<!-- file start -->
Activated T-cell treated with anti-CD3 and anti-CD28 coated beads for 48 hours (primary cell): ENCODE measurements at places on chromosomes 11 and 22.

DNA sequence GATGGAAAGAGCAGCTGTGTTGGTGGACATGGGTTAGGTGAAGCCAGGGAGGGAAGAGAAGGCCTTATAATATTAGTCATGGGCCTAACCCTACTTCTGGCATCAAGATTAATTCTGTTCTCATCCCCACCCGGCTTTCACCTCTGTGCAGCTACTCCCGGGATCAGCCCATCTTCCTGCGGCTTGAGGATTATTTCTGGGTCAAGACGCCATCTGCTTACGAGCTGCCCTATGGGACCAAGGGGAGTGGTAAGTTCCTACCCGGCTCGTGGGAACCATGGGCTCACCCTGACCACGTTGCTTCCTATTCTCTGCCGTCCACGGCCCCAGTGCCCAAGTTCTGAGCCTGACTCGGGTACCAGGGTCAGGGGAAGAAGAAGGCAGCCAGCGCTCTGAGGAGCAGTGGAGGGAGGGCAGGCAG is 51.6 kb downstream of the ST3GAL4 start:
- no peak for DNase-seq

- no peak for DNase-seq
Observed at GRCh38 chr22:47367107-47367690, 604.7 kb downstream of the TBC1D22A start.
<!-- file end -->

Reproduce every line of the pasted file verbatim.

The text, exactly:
Activated T-cell treated with anti-CD3 and anti-CD28 coated beads for 48 hours (primary cell): ENCODE measurements at places on chromosomes 11 and 22.

DNA sequence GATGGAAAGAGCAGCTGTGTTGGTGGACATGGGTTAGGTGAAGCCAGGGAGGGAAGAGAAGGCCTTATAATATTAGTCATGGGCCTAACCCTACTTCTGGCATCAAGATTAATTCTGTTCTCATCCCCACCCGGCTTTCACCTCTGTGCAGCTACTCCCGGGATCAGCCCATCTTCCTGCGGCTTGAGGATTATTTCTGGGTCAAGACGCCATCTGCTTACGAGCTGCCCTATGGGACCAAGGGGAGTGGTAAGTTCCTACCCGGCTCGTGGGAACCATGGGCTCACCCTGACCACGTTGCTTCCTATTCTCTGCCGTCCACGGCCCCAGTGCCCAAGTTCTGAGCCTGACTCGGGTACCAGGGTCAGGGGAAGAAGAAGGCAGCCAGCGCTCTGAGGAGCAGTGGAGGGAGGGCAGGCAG is 51.6 kb downstream of the ST3GAL4 start:
- no peak for DNase-seq

- no peak for DNase-seq
Observed at GRCh38 chr22:47367107-47367690, 604.7 kb downstream of the TBC1D22A start.